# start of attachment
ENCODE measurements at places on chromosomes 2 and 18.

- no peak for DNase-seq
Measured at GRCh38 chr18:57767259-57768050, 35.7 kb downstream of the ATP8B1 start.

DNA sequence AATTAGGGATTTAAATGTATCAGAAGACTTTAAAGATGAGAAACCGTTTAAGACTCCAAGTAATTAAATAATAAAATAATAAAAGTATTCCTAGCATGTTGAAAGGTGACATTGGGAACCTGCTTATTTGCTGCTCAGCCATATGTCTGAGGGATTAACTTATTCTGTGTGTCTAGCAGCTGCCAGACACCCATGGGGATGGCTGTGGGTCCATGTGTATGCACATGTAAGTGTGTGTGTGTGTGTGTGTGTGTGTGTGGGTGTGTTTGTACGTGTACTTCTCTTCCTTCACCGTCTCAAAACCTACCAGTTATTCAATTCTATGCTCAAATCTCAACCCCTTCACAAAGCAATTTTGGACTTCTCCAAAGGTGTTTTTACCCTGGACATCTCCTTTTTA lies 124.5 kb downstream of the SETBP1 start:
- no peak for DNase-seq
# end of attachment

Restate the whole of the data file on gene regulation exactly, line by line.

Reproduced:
ENCODE measurements at places on chromosomes 2 and 18.

- no peak for DNase-seq
Measured at GRCh38 chr18:57767259-57768050, 35.7 kb downstream of the ATP8B1 start.

DNA sequence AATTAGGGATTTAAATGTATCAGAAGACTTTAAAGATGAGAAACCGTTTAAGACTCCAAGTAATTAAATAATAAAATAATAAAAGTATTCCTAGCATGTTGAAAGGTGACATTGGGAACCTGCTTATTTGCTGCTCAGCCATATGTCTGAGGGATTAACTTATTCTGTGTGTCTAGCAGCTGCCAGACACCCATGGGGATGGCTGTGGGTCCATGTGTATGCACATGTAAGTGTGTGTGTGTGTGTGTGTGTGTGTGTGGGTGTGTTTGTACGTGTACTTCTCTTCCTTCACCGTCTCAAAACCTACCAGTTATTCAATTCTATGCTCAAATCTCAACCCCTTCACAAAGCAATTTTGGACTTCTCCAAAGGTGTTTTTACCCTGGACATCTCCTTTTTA lies 124.5 kb downstream of the SETBP1 start:
- no peak for DNase-seq